Monday marked a milestone for the City of Moscow — one especially important to the Native American, or Indigenous Peoples, in Latah County.
The former name, Columbus Day, is now recognized as Indigenous People’s Day following a 5-1 vote from Moscow City Council Oct. 2.
Indigenous people, and many others, gathered in celebration of this change in the University of Idaho Admin Auditorium Monday afternoon by bringing in a guest speaker, Pete Putra, who presented his speech “Indigenous Ideals and Beliefs for Peace.”
Sydel Samuels, a director at the Native American Student Center on campus and UI President Chuck Staben introduced Pete Putra to the stage.
“Today is a good opportunity for us to reflect on our history and what we now call Indigenous People’s Day here in Moscow,” Staben said. “Diversity shouldn’t be a slogan, it should be a goal that we try to achieve.”
Prior to Putra’s presentation, he discussed his goals for the presentation.
“Basically, the point of this presentation is to explore Native values,” Putra said. “Keep in mind, whenever I am asked to speak, I turn everything over to the creator and allow the audience to interpret so please listen carefully, and interpret as you will.”
Putra focused his speech on discussion of Columbus Day.
Putra’s presentation began with Native American history as told from his perspective, and said Christopher Columbus is not worth honoring.
“Christopher Columbus first came to this country and wrote back to Spain to tell his people all about how great the Indigenous people were. We were sophisticated and intelligent, but then the second time he visited, he reconsidered and wanted the Indigenous people to basically be slaves to him,” Putra said.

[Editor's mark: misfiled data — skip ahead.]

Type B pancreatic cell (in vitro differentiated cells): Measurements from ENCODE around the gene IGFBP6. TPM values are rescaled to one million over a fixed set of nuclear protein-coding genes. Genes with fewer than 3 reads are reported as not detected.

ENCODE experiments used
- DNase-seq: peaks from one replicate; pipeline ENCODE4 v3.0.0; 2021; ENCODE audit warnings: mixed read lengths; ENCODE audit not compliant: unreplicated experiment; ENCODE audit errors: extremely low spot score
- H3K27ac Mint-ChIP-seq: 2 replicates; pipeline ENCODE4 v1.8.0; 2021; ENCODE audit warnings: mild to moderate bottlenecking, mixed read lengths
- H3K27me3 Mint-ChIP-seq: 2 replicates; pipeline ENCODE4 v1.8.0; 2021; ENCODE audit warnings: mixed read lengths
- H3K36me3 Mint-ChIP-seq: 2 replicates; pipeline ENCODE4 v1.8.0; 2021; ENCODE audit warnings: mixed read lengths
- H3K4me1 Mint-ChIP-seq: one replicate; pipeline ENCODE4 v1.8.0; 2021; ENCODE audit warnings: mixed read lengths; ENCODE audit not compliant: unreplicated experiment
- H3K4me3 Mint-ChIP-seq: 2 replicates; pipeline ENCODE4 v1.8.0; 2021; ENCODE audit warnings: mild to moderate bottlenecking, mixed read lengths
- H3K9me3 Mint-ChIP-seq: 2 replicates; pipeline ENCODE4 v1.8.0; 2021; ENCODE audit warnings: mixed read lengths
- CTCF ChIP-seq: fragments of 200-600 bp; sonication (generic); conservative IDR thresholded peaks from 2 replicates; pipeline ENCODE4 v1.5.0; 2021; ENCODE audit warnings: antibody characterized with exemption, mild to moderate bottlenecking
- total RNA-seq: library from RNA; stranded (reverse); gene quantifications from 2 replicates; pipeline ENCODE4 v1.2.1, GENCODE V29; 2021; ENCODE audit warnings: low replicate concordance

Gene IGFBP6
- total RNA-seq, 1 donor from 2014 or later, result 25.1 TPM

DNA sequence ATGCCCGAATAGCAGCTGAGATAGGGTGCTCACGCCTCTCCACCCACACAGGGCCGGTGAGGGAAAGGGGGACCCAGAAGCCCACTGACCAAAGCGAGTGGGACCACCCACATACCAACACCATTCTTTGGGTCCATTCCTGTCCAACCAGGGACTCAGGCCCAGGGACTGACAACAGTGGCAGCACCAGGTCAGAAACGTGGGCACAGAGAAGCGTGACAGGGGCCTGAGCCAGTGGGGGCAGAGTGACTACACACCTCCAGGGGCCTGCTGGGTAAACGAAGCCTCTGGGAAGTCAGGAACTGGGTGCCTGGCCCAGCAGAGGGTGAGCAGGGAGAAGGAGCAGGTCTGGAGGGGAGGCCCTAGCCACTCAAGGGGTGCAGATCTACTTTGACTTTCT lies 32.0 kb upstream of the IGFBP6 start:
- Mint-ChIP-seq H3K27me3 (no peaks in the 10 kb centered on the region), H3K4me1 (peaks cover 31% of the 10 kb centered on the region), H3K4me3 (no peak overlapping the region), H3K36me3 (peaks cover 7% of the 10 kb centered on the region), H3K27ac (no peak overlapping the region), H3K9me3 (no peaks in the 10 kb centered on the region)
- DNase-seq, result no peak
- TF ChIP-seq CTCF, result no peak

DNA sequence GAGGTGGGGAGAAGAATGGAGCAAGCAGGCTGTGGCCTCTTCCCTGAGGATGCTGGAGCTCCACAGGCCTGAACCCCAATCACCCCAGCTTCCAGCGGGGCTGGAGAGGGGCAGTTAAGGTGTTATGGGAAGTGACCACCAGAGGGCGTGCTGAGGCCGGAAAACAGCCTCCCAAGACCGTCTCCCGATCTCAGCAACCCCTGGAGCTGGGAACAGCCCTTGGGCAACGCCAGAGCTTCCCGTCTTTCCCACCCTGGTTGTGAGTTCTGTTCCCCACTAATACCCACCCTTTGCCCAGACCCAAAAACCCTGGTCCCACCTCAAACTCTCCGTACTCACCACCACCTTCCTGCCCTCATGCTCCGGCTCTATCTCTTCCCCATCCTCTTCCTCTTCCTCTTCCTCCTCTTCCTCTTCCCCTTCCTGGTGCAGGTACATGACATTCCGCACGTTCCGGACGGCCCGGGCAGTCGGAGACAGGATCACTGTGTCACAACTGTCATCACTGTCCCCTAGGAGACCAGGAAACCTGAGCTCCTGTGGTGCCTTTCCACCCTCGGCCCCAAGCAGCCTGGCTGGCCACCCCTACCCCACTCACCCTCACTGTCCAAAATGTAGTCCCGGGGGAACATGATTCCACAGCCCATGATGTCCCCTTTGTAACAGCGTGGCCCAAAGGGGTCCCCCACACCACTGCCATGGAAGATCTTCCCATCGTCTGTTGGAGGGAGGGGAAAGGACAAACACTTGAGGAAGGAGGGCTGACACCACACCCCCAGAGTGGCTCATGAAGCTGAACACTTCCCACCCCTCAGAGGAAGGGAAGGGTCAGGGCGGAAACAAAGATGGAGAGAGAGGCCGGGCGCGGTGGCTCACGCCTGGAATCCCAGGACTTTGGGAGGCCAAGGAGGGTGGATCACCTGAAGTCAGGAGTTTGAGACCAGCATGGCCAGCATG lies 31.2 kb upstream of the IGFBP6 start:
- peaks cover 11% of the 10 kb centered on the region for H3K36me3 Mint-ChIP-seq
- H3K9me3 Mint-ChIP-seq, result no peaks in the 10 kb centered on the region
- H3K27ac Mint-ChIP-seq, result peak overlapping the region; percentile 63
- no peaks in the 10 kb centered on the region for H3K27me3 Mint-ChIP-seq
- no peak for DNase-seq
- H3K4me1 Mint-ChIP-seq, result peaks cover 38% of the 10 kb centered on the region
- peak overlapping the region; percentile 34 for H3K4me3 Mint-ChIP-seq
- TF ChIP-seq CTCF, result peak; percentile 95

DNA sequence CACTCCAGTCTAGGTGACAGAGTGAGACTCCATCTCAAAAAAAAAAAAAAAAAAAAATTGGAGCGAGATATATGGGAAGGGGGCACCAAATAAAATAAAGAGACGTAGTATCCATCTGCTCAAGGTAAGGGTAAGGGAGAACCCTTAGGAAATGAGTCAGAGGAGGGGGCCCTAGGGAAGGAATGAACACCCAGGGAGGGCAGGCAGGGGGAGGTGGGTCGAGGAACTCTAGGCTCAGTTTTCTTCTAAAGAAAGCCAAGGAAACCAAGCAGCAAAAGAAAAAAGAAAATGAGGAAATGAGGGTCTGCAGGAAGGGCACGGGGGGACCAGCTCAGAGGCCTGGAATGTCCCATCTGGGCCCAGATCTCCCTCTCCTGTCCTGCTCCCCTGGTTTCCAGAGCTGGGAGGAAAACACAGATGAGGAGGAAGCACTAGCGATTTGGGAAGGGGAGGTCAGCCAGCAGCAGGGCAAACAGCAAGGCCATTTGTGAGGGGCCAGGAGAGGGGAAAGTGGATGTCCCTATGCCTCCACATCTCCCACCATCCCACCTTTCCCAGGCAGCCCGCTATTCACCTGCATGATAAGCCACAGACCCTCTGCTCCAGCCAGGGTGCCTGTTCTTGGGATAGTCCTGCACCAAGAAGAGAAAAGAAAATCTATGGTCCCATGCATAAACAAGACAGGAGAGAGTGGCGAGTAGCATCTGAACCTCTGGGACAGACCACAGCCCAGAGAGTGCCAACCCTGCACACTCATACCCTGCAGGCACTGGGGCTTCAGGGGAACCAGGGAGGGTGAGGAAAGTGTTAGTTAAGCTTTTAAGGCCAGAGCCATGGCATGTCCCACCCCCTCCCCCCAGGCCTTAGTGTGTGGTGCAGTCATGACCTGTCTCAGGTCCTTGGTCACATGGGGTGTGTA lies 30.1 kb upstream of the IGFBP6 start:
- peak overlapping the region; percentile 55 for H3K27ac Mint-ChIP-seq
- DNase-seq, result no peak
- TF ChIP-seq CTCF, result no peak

Putra said he is glad to be a part of a victory involving the rename of Columbus Day because it is one step closer to peace.
Putra’s speech transitioned to discussion of the values of Indigenous People and why it is important others learn them.
Putra discussed some common Indigenous beliefs which tie into other cultures and many ethical and moral codes the Indigenous community follows.
“We are not here to judge or demine we are here to talk about Indigenous people and share our values,” Putra said. “Values like sharing, patience and love. A wise man once told me those who teach, will learn — I hope to learn as I share with you all, these values.”
Putra captured his audience’s attention with poems, prayers, jokes and stories from his Indigenous roots.
“Several years after I got out of the service I was gifted a name — blue horse — it means peace runner, it is about more than just our history and our victory. Today is about spreading the word of peace,” Putra said.
A huge round of applause echoed through the auditorium as Putra ended his presentation.
“Ultimately, peace can be obtained by the values we spoke of and it can also be obtained within ourselves,” Putra said. “Love was lost among our people and now we can find that value again, I hope that love finds everyone as it should on this day.”
Kilty Ellis can be reached firstname.lastname@example.org